DA Removed From OC Salon Massacre Case, Killer Might Still Face Death Penalty

The judge at Thursday's hearing did not take the death penalty off the table when a jury convenes later this month to decide Scott Evans Dekraai's fate

The man who pleaded guilty to Orange County's worst mass killing might still face the death penalty for the shooting deaths of eight people in a hair salon, but a judge Thursday removed the county prosecutor's office from the case just weeks before the start of the penalty phase.

The decision to place the California Attorney General office in charge of the case came during a lengthy hearing Thursday on whether Scott Evans Dekraai might still face the death penalty for the 2011 Seal Beach slayings and if the county prosecutor should be removed from his case on grounds that his rights were violated by the use of jailhouse snitches. The death penalty option will still be on the table when a jury convenes March 30 to consider Dekraai's fate, and the OC District Attorney's Office has until March 20 to appeal the ruling.

"The next time I would like to see his face is in the obituary, saying, 'A forgotten, long-ago mass murderer died neglected and forgotten about in his cell," said Bethany Webb, whose sister was killed and mother was wounded in the shooting.

Paul Wilson, whose wife was killed in the shooting, was stunned.

"My nightmare continues," he said.

Orange County Superior Court Judge Thomas Goethals, who has already ruled that prosecutors cannot use damning statements Dekraai made to a jailhouse informant during the penalty phase of his trial, reprimanded the OC DA's office based on allegations that some law enforcement officials lied under oath during previous hearings. Goethals called the misconduct accusations a conflict of interest and a serious case involving serious issues.

"This performance has denied the people of Orange County and the community of Seal Beach of timely resolution, which all parties deserve," Goethals said.

He called the DA's actions a "comedy of errors," but said there was "nothing funny" about how they affect the case. Prosecutors argued that even if the allegations are true, the remedies sought -- tabling the death penalty, removal of the DA's office -- are not allowed.

"It's a very rare thing for a prosecutor's office to be recused," said Orange County Senior Deputy District Attorney Dan Wagner. "It's a high standard and, respectfully, we disagree that the defense has met that standard."

A representative from the California Attorney General Office at the hearing said the office will need time to determine whether they are prepared to move forward on March 30.

In recent court filings, Dekraai's attorney, Scott Sanders of the Orange County Public Defender's Office, alleges his client cannot get a fair hearing during the penalty phase.

"There is nothing more dangerous to the criminal justice system than an officer who will lie," Sanders said at Thursday's hearing.

Particularly at issue is whether some investigators lied about how government informant Fernando Perez was placed in a cell next to Dekraai, where Perez befriended him and heard him "brag" about the Oct. 12, 2011, massacre in and around a Seal Beach beauty salon.

In August, Goethals ruled that jurors in the penalty phase will not hear those statements. It was the only sanction Goethals allowed as he ruled that serious misconduct occurred in the handling of jailhouse informants in the case, but he chalked it up more to negligence than a conspiracy, as Sanders has alleged.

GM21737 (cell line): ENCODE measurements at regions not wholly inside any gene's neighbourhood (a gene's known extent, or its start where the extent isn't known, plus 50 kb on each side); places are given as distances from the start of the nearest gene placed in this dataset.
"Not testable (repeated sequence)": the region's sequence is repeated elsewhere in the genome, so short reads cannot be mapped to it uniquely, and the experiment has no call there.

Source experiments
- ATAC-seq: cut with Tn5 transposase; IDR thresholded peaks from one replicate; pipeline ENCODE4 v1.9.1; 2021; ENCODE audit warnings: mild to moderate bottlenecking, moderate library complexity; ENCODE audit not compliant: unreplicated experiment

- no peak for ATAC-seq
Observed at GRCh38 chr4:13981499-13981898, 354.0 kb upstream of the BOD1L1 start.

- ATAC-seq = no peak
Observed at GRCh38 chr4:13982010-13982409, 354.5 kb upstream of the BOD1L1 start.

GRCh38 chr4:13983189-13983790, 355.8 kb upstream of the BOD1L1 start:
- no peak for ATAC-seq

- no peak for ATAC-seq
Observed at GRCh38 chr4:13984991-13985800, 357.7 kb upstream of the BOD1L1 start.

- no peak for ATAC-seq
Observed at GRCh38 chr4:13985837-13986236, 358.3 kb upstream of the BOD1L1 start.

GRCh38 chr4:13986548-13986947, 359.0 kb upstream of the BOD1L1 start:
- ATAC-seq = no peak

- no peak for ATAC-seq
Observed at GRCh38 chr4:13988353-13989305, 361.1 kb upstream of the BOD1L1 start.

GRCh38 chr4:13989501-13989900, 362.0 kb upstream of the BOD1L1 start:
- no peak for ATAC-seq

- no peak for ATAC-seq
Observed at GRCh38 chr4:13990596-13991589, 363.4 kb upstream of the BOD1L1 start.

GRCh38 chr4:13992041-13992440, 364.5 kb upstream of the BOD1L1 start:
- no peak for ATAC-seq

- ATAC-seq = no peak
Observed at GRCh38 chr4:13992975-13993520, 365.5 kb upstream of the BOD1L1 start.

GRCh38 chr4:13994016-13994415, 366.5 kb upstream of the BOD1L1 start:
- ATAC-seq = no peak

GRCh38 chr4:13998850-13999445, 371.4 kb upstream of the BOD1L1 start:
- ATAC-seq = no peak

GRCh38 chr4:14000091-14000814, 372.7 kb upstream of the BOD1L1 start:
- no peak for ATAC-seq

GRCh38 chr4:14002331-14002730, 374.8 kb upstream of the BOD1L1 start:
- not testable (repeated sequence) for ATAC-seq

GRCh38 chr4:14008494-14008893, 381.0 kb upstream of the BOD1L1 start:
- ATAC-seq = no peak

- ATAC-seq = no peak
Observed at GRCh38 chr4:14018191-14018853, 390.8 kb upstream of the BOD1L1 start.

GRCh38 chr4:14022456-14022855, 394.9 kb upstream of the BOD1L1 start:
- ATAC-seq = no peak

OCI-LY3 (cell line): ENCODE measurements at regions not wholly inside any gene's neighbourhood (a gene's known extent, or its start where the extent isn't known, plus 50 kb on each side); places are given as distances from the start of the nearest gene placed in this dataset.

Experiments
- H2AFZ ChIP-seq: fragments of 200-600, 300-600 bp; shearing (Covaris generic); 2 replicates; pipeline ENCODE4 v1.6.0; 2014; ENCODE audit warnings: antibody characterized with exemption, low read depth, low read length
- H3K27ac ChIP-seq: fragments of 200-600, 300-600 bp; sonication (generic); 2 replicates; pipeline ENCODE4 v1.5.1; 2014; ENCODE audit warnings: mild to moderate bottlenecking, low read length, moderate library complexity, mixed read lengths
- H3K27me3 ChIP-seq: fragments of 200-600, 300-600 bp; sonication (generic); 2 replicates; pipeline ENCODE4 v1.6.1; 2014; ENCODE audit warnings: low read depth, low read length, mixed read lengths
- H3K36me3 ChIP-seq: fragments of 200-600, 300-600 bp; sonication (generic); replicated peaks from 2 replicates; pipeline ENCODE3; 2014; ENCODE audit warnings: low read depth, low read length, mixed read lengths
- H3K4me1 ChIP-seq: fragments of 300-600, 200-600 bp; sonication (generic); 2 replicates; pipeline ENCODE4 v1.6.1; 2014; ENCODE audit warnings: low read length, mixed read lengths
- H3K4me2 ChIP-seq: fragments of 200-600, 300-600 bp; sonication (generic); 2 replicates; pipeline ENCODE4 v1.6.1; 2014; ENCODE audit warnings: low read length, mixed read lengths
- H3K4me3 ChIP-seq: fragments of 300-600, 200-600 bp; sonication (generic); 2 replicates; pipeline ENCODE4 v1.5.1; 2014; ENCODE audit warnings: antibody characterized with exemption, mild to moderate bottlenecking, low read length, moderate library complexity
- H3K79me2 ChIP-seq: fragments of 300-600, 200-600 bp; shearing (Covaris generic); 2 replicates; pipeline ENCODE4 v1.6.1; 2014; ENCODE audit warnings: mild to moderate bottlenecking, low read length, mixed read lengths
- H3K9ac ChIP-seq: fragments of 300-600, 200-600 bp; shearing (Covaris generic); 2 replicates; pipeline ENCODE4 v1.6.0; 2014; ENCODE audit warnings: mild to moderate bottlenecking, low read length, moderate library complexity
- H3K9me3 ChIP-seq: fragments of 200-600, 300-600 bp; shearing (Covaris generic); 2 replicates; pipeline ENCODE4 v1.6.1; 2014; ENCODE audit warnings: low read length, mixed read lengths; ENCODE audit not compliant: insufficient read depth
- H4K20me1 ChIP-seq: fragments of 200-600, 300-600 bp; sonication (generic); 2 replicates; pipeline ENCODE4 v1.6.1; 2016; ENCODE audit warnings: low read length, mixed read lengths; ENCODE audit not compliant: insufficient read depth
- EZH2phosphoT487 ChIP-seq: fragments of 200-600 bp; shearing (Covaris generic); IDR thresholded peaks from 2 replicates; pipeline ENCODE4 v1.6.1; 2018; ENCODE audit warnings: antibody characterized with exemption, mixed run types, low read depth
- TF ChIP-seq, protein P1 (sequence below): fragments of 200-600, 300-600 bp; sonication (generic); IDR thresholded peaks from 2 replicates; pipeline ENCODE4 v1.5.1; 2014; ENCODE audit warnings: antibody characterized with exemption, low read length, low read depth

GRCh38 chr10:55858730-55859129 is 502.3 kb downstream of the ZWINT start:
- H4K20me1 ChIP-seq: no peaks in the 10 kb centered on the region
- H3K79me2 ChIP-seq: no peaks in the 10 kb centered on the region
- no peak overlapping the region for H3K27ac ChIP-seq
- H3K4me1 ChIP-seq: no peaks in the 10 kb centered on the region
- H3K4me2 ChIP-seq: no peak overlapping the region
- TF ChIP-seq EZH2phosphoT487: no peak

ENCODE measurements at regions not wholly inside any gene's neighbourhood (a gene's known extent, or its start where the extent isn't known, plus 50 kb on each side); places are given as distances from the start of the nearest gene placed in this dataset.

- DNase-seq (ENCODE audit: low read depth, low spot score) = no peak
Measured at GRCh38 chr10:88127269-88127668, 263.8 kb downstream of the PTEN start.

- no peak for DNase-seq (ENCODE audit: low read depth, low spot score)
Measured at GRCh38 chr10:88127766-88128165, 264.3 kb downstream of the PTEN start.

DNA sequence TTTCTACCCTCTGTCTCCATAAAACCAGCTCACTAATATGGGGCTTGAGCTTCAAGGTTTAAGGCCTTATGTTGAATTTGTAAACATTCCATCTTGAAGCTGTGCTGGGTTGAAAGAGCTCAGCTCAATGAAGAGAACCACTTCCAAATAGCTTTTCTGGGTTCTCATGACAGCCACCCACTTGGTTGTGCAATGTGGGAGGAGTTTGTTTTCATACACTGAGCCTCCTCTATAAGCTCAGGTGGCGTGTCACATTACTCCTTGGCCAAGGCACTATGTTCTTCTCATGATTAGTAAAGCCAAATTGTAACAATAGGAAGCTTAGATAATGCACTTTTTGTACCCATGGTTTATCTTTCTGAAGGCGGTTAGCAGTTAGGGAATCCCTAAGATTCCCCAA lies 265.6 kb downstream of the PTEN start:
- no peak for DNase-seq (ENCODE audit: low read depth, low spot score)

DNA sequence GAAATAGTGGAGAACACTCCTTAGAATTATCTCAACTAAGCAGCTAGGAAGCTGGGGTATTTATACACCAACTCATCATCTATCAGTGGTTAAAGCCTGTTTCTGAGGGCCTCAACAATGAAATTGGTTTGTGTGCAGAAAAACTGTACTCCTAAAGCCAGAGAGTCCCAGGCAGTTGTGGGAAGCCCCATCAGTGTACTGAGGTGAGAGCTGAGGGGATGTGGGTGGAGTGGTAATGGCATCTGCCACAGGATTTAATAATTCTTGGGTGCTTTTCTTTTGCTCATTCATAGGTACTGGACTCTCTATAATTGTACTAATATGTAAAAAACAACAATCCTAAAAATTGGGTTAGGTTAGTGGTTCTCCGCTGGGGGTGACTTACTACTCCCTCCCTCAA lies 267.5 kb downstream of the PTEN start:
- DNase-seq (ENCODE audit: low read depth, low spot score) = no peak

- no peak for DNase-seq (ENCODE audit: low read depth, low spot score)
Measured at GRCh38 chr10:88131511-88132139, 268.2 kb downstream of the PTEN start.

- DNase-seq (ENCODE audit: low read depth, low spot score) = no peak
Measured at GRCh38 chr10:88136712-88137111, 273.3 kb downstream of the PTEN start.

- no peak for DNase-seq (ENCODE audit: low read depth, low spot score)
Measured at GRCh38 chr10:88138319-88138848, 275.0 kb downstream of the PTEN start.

After that ruling, however, Sanders became aware of jail records that he argues contradicts evidence in the first round of evidentiary hearings that indicated a nurse put Perez next to Dekraai's cell, not sheriff's officials seeking to gather more damning evidence against the defendant. That could have been a violation of his constitutional rights since he was represented by an attorney.

Sanders has also alleged that sheriff's officials would place some informants into disciplinary isolation -- even though they had done nothing to merit any punishment -- so they could be with other inmates and seek more evidence against them. He has also alleged that some informants spur their targets to confess or face the wrath of the Mexican Mafia.

Deputy Seth Tunstall hired a prominent defense attorney to be with him as he testified in the hearings, consulting him once as Sanders pressed him on a seeming contradiction between a statement he made regarding his involvement in a program for jailhouse snitches during a civil suit and his testimony in the Dekraai case.

"It is now clear that the (Sheriff's Department) long ago created an informant operation designed to capture substantial information about inmates, and in particular from high-profile defendants like Scott Dekraai," Sanders wrote in court papers. "However, as has also been made increasingly clear, the members of that unit who have managed that operation have dedicated themselves to hiding evidence that would be helpful to Dekraai -- and to an extraordinary level. Additionally, the District Attorney's Office has taken no action to correct the systematic withholding of evidence, and lying in order to facilitate such withholding, either in its own office or in the Sheriff's Department."

Dekraai opened fire inside Salon Meritage in Seal Beach in October 2011, killing eight people, including his former wife. Court documents alleged he "knew exactly what he was doing" and told police he plotted the massacre in the seaside community.

In January 2012, he pleaded not guilty to a grand jury indictment, but his attorney announced in April 2014 that he agreed to plead guilty to eight counts of murder and one count of attempted murder.

Jason Kandel contributed to this report.

Copyright CNS - City News Service
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